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Random Dance goes to extremes in its Pittsburgh debut. 

click to enlarge Moving to extremes: Random Dance. Photo by Ravi Deepres
  • Moving to extremes: Random Dance. Photo by Ravi Deepres

His company's name notwithstanding, there is little random about choreographer Wayne McGregor's approach to dance. Since founding Random Dance in 1992, McGregor has known steady success fusing dance and elements of technology. He has won multiple awards, garnered numerous commissions to create works for Europe's leading companies, and had his own company become a resident company at London's famous Saddler Wells. He's even provided choreography for the movie Harry Potter and the Goblet of Fire.

On Nov. 4, at the Byham Theater, Random Dance makes its Pittsburgh debut with two critically acclaimed works that exemplify McGregor's aesthetic and push the boundaries of conventional dance movement.

In 2003's "Polar Sequences," McGregor explores the concept of "polar" in both geographic and magnetic terms, creating an intense world of extremes: of music, of emotion, and of dancer physicality that one critic termed "brutal."

"It is [through] the tension of those extremes in the work that meaning is communicated," says McGregor, speaking of "Polar Sequences" via telephone from his home in London.

A 25-minute excerpt from an original trio of dances of the same title, "Polar Sequences" immerses nine dancers in a world of power, grace and extremes of pace, from lightning-fast dancing to moments of stillness. Set to a score of equal intensity -- the music ranges from 17th-century English composer Henry Purcell to Marilyn Manson -- "Polar Sequences" has become a signature work of the company. This despite its minimal incorporation of technology, a cornerstone of McGregor's choreography, and more emphasis on pure movement.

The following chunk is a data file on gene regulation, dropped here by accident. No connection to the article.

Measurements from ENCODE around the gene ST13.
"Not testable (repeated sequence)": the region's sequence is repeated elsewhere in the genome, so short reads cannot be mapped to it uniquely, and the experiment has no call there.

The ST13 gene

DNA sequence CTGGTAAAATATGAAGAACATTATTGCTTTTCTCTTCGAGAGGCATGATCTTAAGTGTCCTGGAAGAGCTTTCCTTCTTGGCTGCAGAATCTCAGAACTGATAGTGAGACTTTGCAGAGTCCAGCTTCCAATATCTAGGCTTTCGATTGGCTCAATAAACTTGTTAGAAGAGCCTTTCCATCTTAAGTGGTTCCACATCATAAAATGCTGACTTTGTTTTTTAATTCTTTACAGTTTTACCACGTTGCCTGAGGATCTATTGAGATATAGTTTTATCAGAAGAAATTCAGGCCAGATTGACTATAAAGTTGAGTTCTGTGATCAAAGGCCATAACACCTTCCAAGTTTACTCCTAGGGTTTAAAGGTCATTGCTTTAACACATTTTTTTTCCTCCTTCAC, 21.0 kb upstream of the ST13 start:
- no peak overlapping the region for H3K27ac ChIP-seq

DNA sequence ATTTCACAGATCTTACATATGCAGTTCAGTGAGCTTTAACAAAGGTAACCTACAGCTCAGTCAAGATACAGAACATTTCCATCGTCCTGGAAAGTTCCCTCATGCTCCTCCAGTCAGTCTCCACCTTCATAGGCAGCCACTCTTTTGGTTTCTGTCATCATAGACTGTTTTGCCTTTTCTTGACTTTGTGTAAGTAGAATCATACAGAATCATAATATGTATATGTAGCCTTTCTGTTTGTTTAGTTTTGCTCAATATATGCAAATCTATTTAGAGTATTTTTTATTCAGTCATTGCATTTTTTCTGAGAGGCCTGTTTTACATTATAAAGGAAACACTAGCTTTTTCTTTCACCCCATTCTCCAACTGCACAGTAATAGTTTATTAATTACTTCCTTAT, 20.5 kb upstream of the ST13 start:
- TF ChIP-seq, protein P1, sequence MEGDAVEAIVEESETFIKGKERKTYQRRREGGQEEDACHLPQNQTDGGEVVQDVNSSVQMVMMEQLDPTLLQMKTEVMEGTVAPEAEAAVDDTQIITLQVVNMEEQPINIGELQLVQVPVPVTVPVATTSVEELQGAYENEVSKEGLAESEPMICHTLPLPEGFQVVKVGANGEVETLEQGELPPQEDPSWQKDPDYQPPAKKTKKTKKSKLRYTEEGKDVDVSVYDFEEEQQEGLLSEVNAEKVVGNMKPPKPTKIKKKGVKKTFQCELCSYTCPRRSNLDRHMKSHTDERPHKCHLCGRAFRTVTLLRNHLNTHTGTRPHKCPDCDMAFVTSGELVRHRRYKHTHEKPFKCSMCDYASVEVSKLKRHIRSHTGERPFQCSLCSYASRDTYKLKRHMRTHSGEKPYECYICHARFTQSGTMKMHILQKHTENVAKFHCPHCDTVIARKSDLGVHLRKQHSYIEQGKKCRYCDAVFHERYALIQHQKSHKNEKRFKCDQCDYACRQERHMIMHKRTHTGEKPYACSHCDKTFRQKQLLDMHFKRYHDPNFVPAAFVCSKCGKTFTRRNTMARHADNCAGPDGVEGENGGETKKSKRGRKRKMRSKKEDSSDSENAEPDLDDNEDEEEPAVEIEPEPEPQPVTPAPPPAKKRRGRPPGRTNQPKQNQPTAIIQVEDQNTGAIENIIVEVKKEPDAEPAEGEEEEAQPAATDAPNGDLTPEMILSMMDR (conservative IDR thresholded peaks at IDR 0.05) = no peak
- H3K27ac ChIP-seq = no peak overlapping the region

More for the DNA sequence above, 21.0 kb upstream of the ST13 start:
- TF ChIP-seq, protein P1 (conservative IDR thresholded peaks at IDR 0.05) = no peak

"Technology is something you apply on the top of something," says McGregor. "I am not so interested in the technological elements that are on stage. We work with technologies as a way of uncovering new behaviors in the body."

Yet even when you don't see signs of technology onstage, it is always applied in the creation of his works, says McGregor. That includes the program's second offering, 2004's "Ataxia."

"Ataxia" -- developed during a six-month fellowship with neuroscientists at Cambridge University -- is named for a rare neurological condition characterized by an inability to coordinate the movements of muscles. It's 60-minute study in which Random's dancers engage in a movement language adopting the condition's symptoms.

"Patients suffering from ataxia feel that things are out of their grasp," says McGregor. "A patient may stand at the top of stairs and not be able to work out how to walk down them."

The idea of working with the scientists was to explore a disruption in the relationship between brain and body. In their experiments at Cambridge, Random's dancers literally became uncoordinated; they were falling over.

"I was interested in working from a neurological point of view in 'Ataxia' rather than an emotional one," says McGregor. "How is it the brain stimulates particular behaviors in the body and the erosion of those behaviors?"

To intensify the sense of disrupted comprehension, and even surrealism, in "Ataxia," filmmaker John Warwicker created a series of rapid-fire images and graphic designs to accompany Lucy Carter's lighting design and Michael Gordon's musical composition Trance.

"I have never been very interested in telling stories or giving very literal meanings to things," says McGregor. "But that is not to say my works are meaningless or that there are no narratives."

With these two works, McGregor goes where his interests lie: in the technology of the body, and in presenting clear images of a thought process while exploring new vocabularies in movement, whether random or not.

Random Dance 8 p.m. Sat., Nov. 4. Byham Theater, 121 Sixth St., Downtown. $19.50-40.50. 412-456-6666 or www.pgharts.org

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